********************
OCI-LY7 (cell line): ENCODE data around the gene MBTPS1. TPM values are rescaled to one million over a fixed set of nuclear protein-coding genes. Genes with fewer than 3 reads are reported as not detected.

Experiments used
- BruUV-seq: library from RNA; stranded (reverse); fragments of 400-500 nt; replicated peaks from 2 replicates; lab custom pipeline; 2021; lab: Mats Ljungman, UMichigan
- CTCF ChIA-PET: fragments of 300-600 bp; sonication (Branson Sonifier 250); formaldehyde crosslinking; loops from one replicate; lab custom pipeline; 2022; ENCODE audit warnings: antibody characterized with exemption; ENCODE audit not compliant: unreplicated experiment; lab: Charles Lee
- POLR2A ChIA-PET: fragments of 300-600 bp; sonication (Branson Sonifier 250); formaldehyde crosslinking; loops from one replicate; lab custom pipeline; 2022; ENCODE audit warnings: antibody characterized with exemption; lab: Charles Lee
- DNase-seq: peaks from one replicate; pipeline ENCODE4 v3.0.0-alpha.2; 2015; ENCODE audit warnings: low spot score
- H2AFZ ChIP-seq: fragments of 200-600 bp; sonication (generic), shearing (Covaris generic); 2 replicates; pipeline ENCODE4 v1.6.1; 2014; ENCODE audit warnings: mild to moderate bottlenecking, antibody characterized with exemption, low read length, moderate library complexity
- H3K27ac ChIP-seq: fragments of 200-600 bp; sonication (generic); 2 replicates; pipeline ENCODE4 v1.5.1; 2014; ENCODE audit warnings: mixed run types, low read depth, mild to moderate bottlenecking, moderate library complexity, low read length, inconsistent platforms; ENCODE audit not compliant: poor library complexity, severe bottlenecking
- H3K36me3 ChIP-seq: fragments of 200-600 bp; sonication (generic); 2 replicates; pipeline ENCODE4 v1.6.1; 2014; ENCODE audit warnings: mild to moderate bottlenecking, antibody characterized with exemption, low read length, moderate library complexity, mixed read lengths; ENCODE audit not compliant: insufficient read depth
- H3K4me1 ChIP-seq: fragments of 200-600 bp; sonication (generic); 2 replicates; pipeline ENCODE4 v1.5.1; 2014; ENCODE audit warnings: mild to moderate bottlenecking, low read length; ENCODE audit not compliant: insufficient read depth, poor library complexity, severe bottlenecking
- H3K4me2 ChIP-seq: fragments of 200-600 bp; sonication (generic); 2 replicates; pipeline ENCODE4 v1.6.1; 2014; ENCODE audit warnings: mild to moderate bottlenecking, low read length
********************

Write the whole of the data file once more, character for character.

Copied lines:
OCI-LY7 (cell line): ENCODE data around the gene MBTPS1. TPM values are rescaled to one million over a fixed set of nuclear protein-coding genes. Genes with fewer than 3 reads are reported as not detected.

Experiments used
- BruUV-seq: library from RNA; stranded (reverse); fragments of 400-500 nt; replicated peaks from 2 replicates; lab custom pipeline; 2021; lab: Mats Ljungman, UMichigan
- CTCF ChIA-PET: fragments of 300-600 bp; sonication (Branson Sonifier 250); formaldehyde crosslinking; loops from one replicate; lab custom pipeline; 2022; ENCODE audit warnings: antibody characterized with exemption; ENCODE audit not compliant: unreplicated experiment; lab: Charles Lee
- POLR2A ChIA-PET: fragments of 300-600 bp; sonication (Branson Sonifier 250); formaldehyde crosslinking; loops from one replicate; lab custom pipeline; 2022; ENCODE audit warnings: antibody characterized with exemption; lab: Charles Lee
- DNase-seq: peaks from one replicate; pipeline ENCODE4 v3.0.0-alpha.2; 2015; ENCODE audit warnings: low spot score
- H2AFZ ChIP-seq: fragments of 200-600 bp; sonication (generic), shearing (Covaris generic); 2 replicates; pipeline ENCODE4 v1.6.1; 2014; ENCODE audit warnings: mild to moderate bottlenecking, antibody characterized with exemption, low read length, moderate library complexity
- H3K27ac ChIP-seq: fragments of 200-600 bp; sonication (generic); 2 replicates; pipeline ENCODE4 v1.5.1; 2014; ENCODE audit warnings: mixed run types, low read depth, mild to moderate bottlenecking, moderate library complexity, low read length, inconsistent platforms; ENCODE audit not compliant: poor library complexity, severe bottlenecking
- H3K36me3 ChIP-seq: fragments of 200-600 bp; sonication (generic); 2 replicates; pipeline ENCODE4 v1.6.1; 2014; ENCODE audit warnings: mild to moderate bottlenecking, antibody characterized with exemption, low read length, moderate library complexity, mixed read lengths; ENCODE audit not compliant: insufficient read depth
- H3K4me1 ChIP-seq: fragments of 200-600 bp; sonication (generic); 2 replicates; pipeline ENCODE4 v1.5.1; 2014; ENCODE audit warnings: mild to moderate bottlenecking, low read length; ENCODE audit not compliant: insufficient read depth, poor library complexity, severe bottlenecking
- H3K4me2 ChIP-seq: fragments of 200-600 bp; sonication (generic); 2 replicates; pipeline ENCODE4 v1.6.1; 2014; ENCODE audit warnings: mild to moderate bottlenecking, low read length